Password managers like 1Password are a necessity for keeping your online activity secure. There are just too many apps and services a person uses every day. You can’t track passwords or remember to change them without a tool like 1Password. I’m a big fan personally and have written about how I use 1Password before. Now, Agilebits, the developers of 1Password have released an upgrade. If you’re on the subscription model, you get it for free. If you bought it outright, the question is if it’s worth the cost to upgrade as there is no upgrade pricing.
1Password: Subscription or Stand-Alone?
If you’re on the subscription plan, you’re upgraded. Nothing more you need to do. That’s the beauty of a subscription. I debated about switching to subscription. The advantages are primarily automatic upgrades to the latest version. They also do the syncing for you with the service. The service gives you more control if something goes wrong and gives you access to your passwords on other devices.
For example, I’m a big fan of Chromebooks. But I can’t access my 1Password database anymore remotely from Dropbox. Unless I subscribe to their service, I’m lost on other devices. The subscription gives you unlimited installs on any platform along with access through the web. The one feature that might make me switch to the subscription is Travel Mode that protects my database from prying eyes at the border. Unless I mark my password as travel safe, it’s not available on my device at the border. If I traveled internationally more frequently or the privacy rules of mobile devices erode, I’d consider the subscription.
Because I’m just on a Mac and iPhone, I’m staying with the stand-alone pricing. At $36 a year, I think I’m better off just buying the software outright. If you and other family members are also using 1Password, the yearly $59.88 family plan is a pretty good deal, too. It covers up to five people at that price. Buying it outright for that many people would cost much more.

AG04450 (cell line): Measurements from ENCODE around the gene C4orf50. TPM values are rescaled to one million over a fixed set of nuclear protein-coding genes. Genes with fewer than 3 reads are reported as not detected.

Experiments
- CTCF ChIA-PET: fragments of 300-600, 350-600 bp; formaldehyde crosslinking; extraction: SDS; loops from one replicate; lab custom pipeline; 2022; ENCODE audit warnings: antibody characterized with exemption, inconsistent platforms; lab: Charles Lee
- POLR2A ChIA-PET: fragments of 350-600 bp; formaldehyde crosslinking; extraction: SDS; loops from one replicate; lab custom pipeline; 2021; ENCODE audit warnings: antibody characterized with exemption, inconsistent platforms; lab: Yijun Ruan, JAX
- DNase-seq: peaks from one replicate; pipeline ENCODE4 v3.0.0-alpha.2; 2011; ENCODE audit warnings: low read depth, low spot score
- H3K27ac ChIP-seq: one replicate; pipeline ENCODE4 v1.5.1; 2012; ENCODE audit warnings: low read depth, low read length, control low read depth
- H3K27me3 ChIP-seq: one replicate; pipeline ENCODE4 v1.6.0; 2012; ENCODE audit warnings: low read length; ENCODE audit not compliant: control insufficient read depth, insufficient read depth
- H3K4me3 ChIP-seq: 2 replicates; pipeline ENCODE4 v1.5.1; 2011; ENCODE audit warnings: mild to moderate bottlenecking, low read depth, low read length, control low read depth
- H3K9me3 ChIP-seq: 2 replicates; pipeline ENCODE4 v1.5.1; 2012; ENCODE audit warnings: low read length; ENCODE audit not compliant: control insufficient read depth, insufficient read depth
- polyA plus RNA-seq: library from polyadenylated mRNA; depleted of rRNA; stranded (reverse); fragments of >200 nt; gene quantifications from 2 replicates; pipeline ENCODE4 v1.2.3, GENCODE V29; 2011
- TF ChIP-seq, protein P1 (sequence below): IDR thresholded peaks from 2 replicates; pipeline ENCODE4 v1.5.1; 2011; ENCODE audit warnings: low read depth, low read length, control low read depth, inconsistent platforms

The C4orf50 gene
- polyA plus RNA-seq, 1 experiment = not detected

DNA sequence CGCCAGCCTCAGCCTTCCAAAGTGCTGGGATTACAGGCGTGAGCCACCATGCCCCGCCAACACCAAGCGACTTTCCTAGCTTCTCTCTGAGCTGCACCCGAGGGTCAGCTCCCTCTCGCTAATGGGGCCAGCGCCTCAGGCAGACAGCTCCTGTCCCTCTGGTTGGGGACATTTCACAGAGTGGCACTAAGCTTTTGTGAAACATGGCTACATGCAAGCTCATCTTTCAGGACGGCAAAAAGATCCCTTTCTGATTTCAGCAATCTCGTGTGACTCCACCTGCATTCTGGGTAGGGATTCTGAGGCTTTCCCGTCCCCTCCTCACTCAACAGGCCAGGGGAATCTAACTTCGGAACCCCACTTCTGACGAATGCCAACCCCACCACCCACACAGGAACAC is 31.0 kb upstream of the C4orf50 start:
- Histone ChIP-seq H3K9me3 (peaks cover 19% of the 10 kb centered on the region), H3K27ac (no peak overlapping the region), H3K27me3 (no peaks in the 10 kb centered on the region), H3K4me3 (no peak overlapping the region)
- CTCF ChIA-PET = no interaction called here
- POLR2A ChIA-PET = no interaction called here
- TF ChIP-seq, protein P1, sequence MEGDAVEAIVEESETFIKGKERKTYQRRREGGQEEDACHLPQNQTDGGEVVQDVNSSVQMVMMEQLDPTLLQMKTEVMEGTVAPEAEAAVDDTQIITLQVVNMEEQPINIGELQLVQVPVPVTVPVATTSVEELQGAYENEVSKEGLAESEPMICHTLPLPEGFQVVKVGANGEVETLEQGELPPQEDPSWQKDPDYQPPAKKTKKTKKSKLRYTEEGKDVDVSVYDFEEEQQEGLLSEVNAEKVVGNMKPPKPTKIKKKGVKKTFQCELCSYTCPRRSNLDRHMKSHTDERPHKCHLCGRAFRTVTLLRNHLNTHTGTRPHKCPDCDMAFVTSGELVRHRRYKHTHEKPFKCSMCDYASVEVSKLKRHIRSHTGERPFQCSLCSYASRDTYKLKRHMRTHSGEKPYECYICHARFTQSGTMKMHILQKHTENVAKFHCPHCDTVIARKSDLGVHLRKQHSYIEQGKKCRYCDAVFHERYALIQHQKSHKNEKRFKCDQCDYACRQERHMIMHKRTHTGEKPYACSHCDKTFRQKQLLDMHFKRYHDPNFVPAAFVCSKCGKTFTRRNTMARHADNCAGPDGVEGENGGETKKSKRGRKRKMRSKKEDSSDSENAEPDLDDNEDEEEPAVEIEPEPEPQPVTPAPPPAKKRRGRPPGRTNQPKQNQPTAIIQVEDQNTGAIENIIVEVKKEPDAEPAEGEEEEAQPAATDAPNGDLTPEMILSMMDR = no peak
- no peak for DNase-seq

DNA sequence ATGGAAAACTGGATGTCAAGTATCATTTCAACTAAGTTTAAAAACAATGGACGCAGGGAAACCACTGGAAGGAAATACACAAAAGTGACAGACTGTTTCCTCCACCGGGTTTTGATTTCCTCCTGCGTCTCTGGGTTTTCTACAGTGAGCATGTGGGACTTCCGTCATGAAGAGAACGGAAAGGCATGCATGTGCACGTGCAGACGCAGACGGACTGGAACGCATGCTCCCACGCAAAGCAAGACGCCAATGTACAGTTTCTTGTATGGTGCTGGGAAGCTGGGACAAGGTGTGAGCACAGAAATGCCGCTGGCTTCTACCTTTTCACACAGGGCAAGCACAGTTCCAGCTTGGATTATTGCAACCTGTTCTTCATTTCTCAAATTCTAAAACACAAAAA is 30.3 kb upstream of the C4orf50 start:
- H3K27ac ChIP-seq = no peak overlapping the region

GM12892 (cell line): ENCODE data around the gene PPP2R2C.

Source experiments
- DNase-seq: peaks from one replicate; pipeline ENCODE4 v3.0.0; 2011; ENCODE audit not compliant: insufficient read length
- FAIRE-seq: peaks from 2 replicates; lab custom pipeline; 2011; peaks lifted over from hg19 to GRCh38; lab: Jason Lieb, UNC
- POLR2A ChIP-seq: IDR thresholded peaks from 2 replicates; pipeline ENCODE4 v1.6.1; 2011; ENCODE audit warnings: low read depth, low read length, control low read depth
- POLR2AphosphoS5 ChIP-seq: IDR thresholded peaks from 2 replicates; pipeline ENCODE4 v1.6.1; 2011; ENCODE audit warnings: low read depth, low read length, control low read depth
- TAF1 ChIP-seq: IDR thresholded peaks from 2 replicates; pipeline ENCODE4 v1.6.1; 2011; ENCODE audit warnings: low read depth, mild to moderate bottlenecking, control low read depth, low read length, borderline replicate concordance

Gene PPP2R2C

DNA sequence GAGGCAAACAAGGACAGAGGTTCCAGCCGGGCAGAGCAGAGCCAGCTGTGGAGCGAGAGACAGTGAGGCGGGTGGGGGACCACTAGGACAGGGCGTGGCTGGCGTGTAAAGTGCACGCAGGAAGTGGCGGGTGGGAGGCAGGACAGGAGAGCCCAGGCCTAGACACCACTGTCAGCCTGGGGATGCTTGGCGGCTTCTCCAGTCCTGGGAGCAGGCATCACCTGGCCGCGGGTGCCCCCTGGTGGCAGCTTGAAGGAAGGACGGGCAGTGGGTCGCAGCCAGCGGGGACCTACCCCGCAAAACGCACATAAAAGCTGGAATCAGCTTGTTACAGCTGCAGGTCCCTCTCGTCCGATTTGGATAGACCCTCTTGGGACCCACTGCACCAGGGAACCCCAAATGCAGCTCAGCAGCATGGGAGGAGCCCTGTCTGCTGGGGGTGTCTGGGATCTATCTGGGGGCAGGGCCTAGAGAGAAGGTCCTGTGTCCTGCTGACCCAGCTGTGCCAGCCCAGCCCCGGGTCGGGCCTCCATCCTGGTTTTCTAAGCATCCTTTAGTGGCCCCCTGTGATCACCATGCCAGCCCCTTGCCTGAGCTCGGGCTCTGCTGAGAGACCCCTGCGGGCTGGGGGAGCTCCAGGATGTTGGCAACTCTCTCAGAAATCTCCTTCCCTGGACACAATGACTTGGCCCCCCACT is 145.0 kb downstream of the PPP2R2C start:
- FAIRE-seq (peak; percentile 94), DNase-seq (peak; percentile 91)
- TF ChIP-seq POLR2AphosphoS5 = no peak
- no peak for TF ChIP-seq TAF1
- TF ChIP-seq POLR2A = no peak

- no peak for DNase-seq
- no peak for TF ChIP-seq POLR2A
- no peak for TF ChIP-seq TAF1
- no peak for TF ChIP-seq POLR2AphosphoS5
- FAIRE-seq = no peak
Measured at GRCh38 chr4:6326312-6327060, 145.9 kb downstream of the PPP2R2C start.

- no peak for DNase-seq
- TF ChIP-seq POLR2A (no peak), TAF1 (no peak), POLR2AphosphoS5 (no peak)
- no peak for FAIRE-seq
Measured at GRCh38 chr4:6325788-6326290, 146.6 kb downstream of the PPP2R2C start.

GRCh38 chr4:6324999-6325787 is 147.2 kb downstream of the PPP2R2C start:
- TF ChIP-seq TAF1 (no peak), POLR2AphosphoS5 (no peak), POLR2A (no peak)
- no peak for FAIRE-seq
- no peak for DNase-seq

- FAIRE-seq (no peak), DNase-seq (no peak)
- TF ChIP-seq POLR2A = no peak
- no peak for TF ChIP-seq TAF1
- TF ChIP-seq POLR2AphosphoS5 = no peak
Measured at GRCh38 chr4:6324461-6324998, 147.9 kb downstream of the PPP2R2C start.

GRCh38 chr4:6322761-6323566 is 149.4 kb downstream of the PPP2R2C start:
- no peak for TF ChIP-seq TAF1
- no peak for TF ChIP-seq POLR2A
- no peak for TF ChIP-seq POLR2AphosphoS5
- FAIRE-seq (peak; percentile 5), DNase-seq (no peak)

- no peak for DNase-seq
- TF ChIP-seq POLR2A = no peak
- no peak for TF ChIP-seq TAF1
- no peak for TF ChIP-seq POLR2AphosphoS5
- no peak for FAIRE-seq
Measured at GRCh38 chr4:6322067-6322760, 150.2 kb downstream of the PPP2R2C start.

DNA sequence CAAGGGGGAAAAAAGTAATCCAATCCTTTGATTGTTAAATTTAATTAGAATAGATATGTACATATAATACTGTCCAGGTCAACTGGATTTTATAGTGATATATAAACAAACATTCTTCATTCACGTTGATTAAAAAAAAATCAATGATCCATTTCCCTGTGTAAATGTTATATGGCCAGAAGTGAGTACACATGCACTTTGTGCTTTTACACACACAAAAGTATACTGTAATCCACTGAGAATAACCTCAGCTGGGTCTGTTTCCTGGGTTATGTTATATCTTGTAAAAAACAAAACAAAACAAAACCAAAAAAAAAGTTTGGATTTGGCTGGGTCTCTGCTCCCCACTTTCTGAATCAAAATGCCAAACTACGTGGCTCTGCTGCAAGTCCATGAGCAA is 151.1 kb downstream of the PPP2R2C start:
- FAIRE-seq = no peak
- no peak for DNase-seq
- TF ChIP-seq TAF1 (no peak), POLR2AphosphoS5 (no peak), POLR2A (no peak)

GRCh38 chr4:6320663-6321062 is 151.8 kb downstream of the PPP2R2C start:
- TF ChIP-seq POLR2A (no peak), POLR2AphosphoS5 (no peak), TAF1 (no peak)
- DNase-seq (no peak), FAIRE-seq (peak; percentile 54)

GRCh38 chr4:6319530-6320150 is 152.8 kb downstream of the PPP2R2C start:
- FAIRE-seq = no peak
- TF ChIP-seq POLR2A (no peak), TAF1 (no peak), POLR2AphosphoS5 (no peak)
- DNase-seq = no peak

It is Faster Loading, More Stable, Looks Better
1Password hadn’t been upgraded in five years and it showed. The program on the Mac was this combination of a standalone and a “mini” app. Now that’s been streamlined along with the browser extensions. Those changes make it look nice and work better, but that’s not worth the upgrade price to me.
Easier to Use
Password managers that make you go through too many steps aren’t of much use. 1Password finally lets you drag and drop your password directly into websites and programs. That means I don’t have to install a browser extension for it to work on the web.
Agilebits also improved the password vaults. Right in the sidebar, it tells you which vault you’re using. I track other family member passwords so I keep stuff in different vaults. Of course, if I did the family subscription I wouldn’t need to do that. I previously did this with tags. Now I can search those tags, which really should have been in there earlier considering how common it is.
The feature that sold me on the upgrade was the new and improved Watchtower. Previously Watchtower told you if your password was compromised and if you reused passwords on multiple sites.
If you aren’t using 2FA everywhere possible, 1Password now lets you know by comparing against twofactorauth.org. I admit I don’t check for upgraded security on sites very often. The fact 1Password is doing it for me absolutely keeps me more secure. Right from the app, they link directly to the instructions on how to enable 2FA. For me, this feature of “Watchtower” is worth the price of the new version.
There’s one other very cool feature in 1Password that I fell in love with: expiring items. If you put an expiration date on things like credit cards, passwords, and driver licenses, you get a warning it’s about to expire. That helped me realize a credit card was lost in the mail. The bank sent me a new one and I never received it. I wouldn’t have realized that if I hadn’t checked Watchtower.
Overall Upgrade Probably Worth it
While the increased stability and better organization are nice, I’m not sure it’s worth the money. Those are small features that should have been in there years ago. However, the checking of expiration dates and 2FA is very forward-thinking for those of us who are security conscious. I don’t have time to check which sites support 2FA. I try to keep track of expiration dates in my calendar program but I just have too much stuff to track these days.